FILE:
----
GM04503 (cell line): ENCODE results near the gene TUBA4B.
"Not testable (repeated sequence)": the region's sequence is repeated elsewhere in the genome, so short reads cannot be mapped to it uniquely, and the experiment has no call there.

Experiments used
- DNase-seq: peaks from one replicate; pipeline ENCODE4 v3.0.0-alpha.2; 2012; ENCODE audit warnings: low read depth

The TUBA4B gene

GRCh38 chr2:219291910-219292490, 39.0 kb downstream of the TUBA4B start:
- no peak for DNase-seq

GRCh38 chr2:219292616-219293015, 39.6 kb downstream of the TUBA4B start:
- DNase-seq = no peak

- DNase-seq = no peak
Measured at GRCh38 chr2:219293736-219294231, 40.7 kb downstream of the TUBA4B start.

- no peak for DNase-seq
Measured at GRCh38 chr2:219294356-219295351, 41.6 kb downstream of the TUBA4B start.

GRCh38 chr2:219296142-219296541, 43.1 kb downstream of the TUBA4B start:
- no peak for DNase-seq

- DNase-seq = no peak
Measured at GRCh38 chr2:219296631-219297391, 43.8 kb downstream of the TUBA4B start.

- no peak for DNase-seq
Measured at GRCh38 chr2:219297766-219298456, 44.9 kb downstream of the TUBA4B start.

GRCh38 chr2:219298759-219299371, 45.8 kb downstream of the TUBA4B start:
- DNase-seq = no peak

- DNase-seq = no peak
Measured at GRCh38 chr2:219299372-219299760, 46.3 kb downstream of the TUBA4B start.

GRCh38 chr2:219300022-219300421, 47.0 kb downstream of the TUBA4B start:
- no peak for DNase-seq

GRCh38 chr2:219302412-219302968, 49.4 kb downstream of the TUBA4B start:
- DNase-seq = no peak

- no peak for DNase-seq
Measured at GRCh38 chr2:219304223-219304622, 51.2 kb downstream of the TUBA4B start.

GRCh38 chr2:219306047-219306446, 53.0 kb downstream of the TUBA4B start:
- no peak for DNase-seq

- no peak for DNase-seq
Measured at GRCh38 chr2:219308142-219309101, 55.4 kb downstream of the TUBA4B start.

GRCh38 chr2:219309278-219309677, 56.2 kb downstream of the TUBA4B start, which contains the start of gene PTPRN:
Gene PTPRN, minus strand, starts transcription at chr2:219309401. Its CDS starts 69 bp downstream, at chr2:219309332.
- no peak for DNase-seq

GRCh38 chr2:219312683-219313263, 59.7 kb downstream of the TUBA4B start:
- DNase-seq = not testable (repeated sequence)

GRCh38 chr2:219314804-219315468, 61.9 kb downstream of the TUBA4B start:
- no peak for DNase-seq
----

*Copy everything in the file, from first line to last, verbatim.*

GM04503 (cell line): ENCODE results near the gene TUBA4B.
"Not testable (repeated sequence)": the region's sequence is repeated elsewhere in the genome, so short reads cannot be mapped to it uniquely, and the experiment has no call there.

Experiments used
- DNase-seq: peaks from one replicate; pipeline ENCODE4 v3.0.0-alpha.2; 2012; ENCODE audit warnings: low read depth

The TUBA4B gene

GRCh38 chr2:219291910-219292490, 39.0 kb downstream of the TUBA4B start:
- no peak for DNase-seq

GRCh38 chr2:219292616-219293015, 39.6 kb downstream of the TUBA4B start:
- DNase-seq = no peak

- DNase-seq = no peak
Measured at GRCh38 chr2:219293736-219294231, 40.7 kb downstream of the TUBA4B start.

- no peak for DNase-seq
Measured at GRCh38 chr2:219294356-219295351, 41.6 kb downstream of the TUBA4B start.

GRCh38 chr2:219296142-219296541, 43.1 kb downstream of the TUBA4B start:
- no peak for DNase-seq

- DNase-seq = no peak
Measured at GRCh38 chr2:219296631-219297391, 43.8 kb downstream of the TUBA4B start.

- no peak for DNase-seq
Measured at GRCh38 chr2:219297766-219298456, 44.9 kb downstream of the TUBA4B start.

GRCh38 chr2:219298759-219299371, 45.8 kb downstream of the TUBA4B start:
- DNase-seq = no peak

- DNase-seq = no peak
Measured at GRCh38 chr2:219299372-219299760, 46.3 kb downstream of the TUBA4B start.

GRCh38 chr2:219300022-219300421, 47.0 kb downstream of the TUBA4B start:
- no peak for DNase-seq

GRCh38 chr2:219302412-219302968, 49.4 kb downstream of the TUBA4B start:
- DNase-seq = no peak

- no peak for DNase-seq
Measured at GRCh38 chr2:219304223-219304622, 51.2 kb downstream of the TUBA4B start.

GRCh38 chr2:219306047-219306446, 53.0 kb downstream of the TUBA4B start:
- no peak for DNase-seq

- no peak for DNase-seq
Measured at GRCh38 chr2:219308142-219309101, 55.4 kb downstream of the TUBA4B start.

GRCh38 chr2:219309278-219309677, 56.2 kb downstream of the TUBA4B start, which contains the start of gene PTPRN:
Gene PTPRN, minus strand, starts transcription at chr2:219309401. Its CDS starts 69 bp downstream, at chr2:219309332.
- no peak for DNase-seq

GRCh38 chr2:219312683-219313263, 59.7 kb downstream of the TUBA4B start:
- DNase-seq = not testable (repeated sequence)

GRCh38 chr2:219314804-219315468, 61.9 kb downstream of the TUBA4B start:
- no peak for DNase-seq